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UMaine Today Magazine


Last Impression

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In a world where research projects typically last three to five years, the University of Maine's Bear Brook Watershed in Maine (BBWM) study is in a class of its own, having contributed nearly 20 years of comprehensive and continuous data to our understanding of how forest ecosystems react to ever-changing environmental conditions.

At Bear Brook, the whole-ecosystem approach to studying the effects of a changing physical and chemical climate began in the late 1980s, when bimonthly treatments of ammonium sulfate began being dropped by helicopter on one of the two watersheds being examined. Ever since, the effects of these treatments have been measured against an untreated reference watershed, providing UMaine researchers and their collaborators over time with invaluable data on soil cation depletion, nitrogen saturation, soil and stream acidification, and forest chemistry.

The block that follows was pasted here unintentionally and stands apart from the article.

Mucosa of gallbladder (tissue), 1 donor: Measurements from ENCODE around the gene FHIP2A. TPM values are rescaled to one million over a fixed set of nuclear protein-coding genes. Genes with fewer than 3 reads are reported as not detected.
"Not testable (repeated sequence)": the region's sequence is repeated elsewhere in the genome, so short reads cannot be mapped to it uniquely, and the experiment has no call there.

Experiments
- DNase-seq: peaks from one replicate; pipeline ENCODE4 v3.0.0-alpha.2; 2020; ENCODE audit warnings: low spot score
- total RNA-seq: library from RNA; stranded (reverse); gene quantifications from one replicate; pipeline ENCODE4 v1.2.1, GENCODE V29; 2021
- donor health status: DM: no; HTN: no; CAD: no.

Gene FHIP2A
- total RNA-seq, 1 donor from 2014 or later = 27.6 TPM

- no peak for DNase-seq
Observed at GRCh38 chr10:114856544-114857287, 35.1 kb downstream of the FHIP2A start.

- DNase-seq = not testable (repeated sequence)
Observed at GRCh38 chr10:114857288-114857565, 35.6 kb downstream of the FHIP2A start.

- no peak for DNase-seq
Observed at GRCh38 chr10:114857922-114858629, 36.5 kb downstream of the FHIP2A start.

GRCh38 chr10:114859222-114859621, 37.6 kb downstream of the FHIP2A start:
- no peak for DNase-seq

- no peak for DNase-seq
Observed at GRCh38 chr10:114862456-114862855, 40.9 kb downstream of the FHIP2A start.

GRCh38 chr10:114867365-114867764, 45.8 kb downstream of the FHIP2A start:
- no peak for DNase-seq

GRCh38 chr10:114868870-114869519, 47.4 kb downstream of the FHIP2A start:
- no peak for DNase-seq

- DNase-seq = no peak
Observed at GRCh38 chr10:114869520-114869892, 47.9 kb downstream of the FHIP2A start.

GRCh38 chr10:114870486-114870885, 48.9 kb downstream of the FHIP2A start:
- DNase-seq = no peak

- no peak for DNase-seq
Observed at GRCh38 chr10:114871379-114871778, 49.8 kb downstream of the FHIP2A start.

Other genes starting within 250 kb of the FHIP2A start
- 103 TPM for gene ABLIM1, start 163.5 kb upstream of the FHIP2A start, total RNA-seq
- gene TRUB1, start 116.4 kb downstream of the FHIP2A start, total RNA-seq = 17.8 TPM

From acid rain impact studies to ongoing research on the effects of climate change in the new century, the Bear Brook project has resulted in more than 100 scientific publications, and provided insights into ecosystem response and adaptation that simply cannot be accurately measured in short-term research projects. By providing researchers, managers and legislators with reliable, long-term information on areas ranging from surface water chemistry to root dynamics and vegetative chemistry, BBWM continues to set the standard by which forest ecosystem and watershed research is judged, and effective policy and management practices are developed.

UMaine Today Magazine
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